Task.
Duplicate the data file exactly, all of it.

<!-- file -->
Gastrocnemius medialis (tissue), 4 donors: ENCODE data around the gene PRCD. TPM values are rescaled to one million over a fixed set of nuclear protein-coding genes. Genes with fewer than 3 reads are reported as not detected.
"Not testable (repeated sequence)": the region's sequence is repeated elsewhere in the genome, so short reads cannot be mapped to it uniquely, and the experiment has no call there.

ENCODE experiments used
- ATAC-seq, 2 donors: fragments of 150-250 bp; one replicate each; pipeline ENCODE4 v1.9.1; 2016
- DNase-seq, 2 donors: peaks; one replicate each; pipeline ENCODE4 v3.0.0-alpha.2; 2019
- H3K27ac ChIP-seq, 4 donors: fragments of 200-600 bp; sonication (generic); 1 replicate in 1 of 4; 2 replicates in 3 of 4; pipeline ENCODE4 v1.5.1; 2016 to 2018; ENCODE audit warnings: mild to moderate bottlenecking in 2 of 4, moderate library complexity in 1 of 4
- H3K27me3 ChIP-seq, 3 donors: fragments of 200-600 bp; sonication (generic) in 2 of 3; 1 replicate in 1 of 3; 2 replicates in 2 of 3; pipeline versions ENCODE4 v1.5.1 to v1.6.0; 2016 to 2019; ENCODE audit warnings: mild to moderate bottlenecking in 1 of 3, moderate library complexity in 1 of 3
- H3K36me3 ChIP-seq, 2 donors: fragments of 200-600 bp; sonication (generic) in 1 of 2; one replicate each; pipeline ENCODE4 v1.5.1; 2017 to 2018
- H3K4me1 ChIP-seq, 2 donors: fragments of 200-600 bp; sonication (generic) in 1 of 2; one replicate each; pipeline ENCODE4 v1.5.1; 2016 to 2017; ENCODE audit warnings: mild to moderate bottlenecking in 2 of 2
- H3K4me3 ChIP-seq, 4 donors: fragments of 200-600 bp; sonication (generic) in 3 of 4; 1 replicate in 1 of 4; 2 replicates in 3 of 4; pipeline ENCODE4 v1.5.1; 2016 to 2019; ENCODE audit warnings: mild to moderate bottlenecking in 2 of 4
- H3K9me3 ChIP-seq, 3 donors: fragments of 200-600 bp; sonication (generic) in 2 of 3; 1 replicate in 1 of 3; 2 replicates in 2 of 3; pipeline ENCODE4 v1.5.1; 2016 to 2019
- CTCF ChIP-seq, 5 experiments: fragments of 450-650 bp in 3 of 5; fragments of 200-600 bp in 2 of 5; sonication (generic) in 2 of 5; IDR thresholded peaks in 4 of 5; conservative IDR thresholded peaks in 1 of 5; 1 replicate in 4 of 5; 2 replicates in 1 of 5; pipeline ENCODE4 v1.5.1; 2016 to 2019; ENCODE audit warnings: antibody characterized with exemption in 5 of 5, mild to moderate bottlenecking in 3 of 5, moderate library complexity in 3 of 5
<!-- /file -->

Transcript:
Gastrocnemius medialis (tissue), 4 donors: ENCODE data around the gene PRCD. TPM values are rescaled to one million over a fixed set of nuclear protein-coding genes. Genes with fewer than 3 reads are reported as not detected.
"Not testable (repeated sequence)": the region's sequence is repeated elsewhere in the genome, so short reads cannot be mapped to it uniquely, and the experiment has no call there.

ENCODE experiments used
- ATAC-seq, 2 donors: fragments of 150-250 bp; one replicate each; pipeline ENCODE4 v1.9.1; 2016
- DNase-seq, 2 donors: peaks; one replicate each; pipeline ENCODE4 v3.0.0-alpha.2; 2019
- H3K27ac ChIP-seq, 4 donors: fragments of 200-600 bp; sonication (generic); 1 replicate in 1 of 4; 2 replicates in 3 of 4; pipeline ENCODE4 v1.5.1; 2016 to 2018; ENCODE audit warnings: mild to moderate bottlenecking in 2 of 4, moderate library complexity in 1 of 4
- H3K27me3 ChIP-seq, 3 donors: fragments of 200-600 bp; sonication (generic) in 2 of 3; 1 replicate in 1 of 3; 2 replicates in 2 of 3; pipeline versions ENCODE4 v1.5.1 to v1.6.0; 2016 to 2019; ENCODE audit warnings: mild to moderate bottlenecking in 1 of 3, moderate library complexity in 1 of 3
- H3K36me3 ChIP-seq, 2 donors: fragments of 200-600 bp; sonication (generic) in 1 of 2; one replicate each; pipeline ENCODE4 v1.5.1; 2017 to 2018
- H3K4me1 ChIP-seq, 2 donors: fragments of 200-600 bp; sonication (generic) in 1 of 2; one replicate each; pipeline ENCODE4 v1.5.1; 2016 to 2017; ENCODE audit warnings: mild to moderate bottlenecking in 2 of 2
- H3K4me3 ChIP-seq, 4 donors: fragments of 200-600 bp; sonication (generic) in 3 of 4; 1 replicate in 1 of 4; 2 replicates in 3 of 4; pipeline ENCODE4 v1.5.1; 2016 to 2019; ENCODE audit warnings: mild to moderate bottlenecking in 2 of 4
- H3K9me3 ChIP-seq, 3 donors: fragments of 200-600 bp; sonication (generic) in 2 of 3; 1 replicate in 1 of 3; 2 replicates in 2 of 3; pipeline ENCODE4 v1.5.1; 2016 to 2019
- CTCF ChIP-seq, 5 experiments: fragments of 450-650 bp in 3 of 5; fragments of 200-600 bp in 2 of 5; sonication (generic) in 2 of 5; IDR thresholded peaks in 4 of 5; conservative IDR thresholded peaks in 1 of 5; 1 replicate in 4 of 5; 2 replicates in 1 of 5; pipeline ENCODE4 v1.5.1; 2016 to 2019; ENCODE audit warnings: antibody characterized with exemption in 5 of 5, mild to moderate bottlenecking in 3 of 5, moderate library complexity in 3 of 5